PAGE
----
1. On the verse, “And G‑d spoke all these words,” our Sages commented:

This teaches that the Holy One, blessed be He, recited the Ten Commandments in a single statement, something which is impossible for a human being to do. If so, what is meant by [the statement] of the commandments individually, “I am the L‑rd,...” “You shall have no other gods...”? He returned and explicitly mentioned each commandment in its own right.

We find the concept that G‑d recited two commandments simultaneously mentioned in two other instances in connection with the Ten Commandments: a) Our Sages relate that the first two commandments: “I am the L‑rd, Your G‑d” and “You shall have no other gods” were recited as a single commandment. b) In the first account of the Ten Commandments, it is written, “Remember the Shabbos,” and in the second account, it is written, “Observe the Shabbos.” Our Sages explain that both these commands were given as one.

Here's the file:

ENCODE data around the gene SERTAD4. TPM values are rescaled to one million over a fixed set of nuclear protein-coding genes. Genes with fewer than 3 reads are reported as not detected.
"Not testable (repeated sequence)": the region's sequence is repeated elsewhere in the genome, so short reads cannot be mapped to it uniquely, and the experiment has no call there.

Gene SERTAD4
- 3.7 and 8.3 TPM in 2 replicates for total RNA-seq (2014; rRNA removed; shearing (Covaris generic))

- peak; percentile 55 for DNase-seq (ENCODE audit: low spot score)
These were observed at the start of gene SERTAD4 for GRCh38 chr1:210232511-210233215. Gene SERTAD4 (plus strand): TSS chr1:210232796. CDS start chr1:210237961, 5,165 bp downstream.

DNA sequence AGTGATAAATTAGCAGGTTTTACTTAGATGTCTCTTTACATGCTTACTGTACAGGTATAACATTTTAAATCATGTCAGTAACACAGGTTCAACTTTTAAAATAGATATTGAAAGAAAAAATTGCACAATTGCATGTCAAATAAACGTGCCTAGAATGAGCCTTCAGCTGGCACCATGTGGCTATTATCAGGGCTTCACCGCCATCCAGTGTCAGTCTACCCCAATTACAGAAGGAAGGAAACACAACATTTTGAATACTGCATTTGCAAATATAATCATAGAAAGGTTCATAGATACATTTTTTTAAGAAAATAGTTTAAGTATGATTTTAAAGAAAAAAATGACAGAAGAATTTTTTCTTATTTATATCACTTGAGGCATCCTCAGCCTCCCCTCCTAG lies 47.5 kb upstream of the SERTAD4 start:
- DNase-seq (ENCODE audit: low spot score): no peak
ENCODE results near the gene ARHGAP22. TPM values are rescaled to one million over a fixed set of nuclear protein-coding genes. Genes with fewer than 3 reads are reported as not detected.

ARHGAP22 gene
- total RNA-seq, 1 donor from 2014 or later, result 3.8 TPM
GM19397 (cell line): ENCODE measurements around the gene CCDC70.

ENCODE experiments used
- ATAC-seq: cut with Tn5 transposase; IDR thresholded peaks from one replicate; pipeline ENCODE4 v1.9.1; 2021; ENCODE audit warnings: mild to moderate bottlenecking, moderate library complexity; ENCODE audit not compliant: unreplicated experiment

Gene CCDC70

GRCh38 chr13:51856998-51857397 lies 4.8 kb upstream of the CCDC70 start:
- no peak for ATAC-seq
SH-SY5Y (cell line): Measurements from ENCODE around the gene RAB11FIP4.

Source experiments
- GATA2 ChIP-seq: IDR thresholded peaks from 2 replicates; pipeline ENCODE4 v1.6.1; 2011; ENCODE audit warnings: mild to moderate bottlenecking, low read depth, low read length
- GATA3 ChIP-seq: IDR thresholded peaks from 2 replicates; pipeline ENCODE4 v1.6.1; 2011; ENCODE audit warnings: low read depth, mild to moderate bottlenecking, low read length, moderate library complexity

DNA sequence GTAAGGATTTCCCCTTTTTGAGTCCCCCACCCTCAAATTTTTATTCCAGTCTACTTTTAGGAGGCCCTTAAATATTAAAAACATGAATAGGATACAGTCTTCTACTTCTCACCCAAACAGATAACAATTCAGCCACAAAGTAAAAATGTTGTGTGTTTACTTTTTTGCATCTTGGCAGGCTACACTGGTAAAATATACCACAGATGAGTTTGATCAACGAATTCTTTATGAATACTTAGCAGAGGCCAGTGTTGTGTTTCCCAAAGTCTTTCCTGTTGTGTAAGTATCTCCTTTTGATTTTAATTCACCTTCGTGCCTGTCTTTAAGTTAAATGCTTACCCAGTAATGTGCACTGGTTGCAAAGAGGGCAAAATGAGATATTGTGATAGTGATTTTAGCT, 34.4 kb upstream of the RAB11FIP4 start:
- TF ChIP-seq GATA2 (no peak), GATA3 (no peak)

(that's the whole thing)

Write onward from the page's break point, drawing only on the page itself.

The above concepts raise several questions. Firstly, since G‑d ultimately repeated each of the Ten Commandments individually, of what value was it to mention them all together? Also, every narrative in the Torah is intended to be a lesson in the service of G‑d. What lesson can we learn from G‑d’s mention of all the commandments together, something which is obviously beyond our human potential?

Furthermore, it is necessary to understand: Why after the entire Ten Commandments were recited together was this phenomenon repeated in regard to the first two commandments and then repeated again in regard to the commandments for the Shabbos?

These questions can be resolved on the basis of our Rabbis’ interpretation of the verse: “And G‑d spoke all these words, saying.” Generally, the word “saying,” laimor in Hebrew, implies a charge to relay a commandment to someone else. In this instance, however, that interpretation is not appropriate for the entire Jewish people were present. Hence, laimor is interpreted to mean “to repeat,” to repeat the words of Torah, in a manner that the words of Torah spoken by a Jew will be “G‑d’s word.” Our mouths will be merely intermediaries to communicate G‑d’s Torah.